Lessons From the NIST Micronutrients Quality Assurance Program for Vitamin C, 1993 to 2015: Sample Stability, Assay Reproducibility, and Use of Controls to Improve Comparability
David L. Duewer, Jeanice M. Brown Thomas, Katherine E. Sharpless, S A. Margolis
Vitamin C is a necessary micronutrient that is involved in many biological processes. In preserved human plasma and serum, vitamin C is most meaningfully analyzed as total ascorbic acid (TAA). From 1993 through 2015, the National Institute of Standards and Technology (NIST) coordinated 40 interlaboratory studies (ILS) devoted to improving the between-participant comparability of TAA measurements. The results from these ILS demonstrate that the concentration TAA ([TAA]) is stable for at least 20 years in serum diluted 1+1 (volume fraction) with 10 % mass concentration aqueous metaphosphoric acid (MPA) and stored at −80 °C. The between-participant relative reproducibility precision, expressed as a coefficient of variation (CV), improved from over 16 % to under 9 % over the course of the studies. Normalization of test samples (i.e., ex past-facto recalibrating the as-submitted results) using participant-prepared serum-free calibration solutions did not improve reproducibility. Normalization to one control sample having a similar serum-based matrix as the test samples improved the CV to 7 %; normalization to two such controls reduced the CV to 4 %. Multicenter studies that require the highest degree of measurement comparability among the participants should consider calibrating with materials that have a serum-based matrix as similar as possible to that of the samples of interest.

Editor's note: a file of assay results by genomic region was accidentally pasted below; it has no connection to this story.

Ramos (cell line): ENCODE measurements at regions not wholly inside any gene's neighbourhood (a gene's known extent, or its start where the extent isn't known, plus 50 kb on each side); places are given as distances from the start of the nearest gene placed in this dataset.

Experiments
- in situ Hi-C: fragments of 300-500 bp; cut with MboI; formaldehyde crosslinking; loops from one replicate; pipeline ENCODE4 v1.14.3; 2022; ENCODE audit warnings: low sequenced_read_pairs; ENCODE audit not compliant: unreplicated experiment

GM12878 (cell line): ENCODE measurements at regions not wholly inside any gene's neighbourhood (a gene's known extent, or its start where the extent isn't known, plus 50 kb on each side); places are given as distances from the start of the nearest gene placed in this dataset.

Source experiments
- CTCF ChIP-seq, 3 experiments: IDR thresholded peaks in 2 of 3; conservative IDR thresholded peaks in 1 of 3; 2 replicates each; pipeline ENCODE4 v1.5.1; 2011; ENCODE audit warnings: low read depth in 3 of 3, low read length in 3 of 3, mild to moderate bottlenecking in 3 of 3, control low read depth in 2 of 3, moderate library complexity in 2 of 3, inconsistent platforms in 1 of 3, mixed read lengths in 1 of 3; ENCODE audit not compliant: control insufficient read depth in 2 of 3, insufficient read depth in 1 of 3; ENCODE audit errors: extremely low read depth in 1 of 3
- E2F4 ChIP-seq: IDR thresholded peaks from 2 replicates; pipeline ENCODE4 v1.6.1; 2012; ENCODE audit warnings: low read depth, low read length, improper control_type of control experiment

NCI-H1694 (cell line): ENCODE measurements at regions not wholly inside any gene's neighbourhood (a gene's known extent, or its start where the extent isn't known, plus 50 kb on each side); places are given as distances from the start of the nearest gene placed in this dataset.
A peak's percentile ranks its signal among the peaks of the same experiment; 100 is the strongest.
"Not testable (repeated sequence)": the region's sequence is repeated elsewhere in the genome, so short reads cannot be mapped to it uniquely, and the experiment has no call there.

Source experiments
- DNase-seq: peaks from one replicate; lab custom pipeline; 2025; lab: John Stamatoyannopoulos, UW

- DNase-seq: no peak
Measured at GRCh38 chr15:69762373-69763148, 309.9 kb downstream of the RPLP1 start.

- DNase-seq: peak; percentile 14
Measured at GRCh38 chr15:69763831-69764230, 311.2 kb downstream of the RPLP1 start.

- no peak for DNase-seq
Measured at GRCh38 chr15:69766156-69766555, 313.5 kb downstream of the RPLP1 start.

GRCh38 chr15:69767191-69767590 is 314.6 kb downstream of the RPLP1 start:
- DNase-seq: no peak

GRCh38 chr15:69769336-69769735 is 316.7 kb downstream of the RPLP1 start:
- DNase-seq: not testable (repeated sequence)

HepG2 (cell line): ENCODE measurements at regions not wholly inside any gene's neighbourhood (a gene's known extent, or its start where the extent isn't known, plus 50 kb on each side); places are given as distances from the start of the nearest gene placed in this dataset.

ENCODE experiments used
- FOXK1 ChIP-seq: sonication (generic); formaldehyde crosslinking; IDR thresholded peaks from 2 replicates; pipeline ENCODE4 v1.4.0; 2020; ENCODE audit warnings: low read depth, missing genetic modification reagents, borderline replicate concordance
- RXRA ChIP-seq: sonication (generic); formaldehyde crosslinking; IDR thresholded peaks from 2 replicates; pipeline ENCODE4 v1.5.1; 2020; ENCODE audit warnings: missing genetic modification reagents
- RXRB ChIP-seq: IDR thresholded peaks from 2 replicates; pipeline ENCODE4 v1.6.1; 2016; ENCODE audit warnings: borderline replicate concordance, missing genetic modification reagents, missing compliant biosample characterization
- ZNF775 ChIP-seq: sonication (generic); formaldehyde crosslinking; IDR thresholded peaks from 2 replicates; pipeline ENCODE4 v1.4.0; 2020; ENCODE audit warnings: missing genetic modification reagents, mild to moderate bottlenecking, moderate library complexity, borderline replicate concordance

, Brown, J.
, Sharpless, K.
and Margolis, S.
Lessons From the NIST Micronutrients Quality Assurance Program for Vitamin C, 1993 to 2015: Sample Stability, Assay Reproducibility, and Use of Controls to Improve Comparability, Analytical and Bioanalytical Chemistry, [online], https://doi.org/10.1007/s00216-020-03021-9
(Accessed May 18, 2021)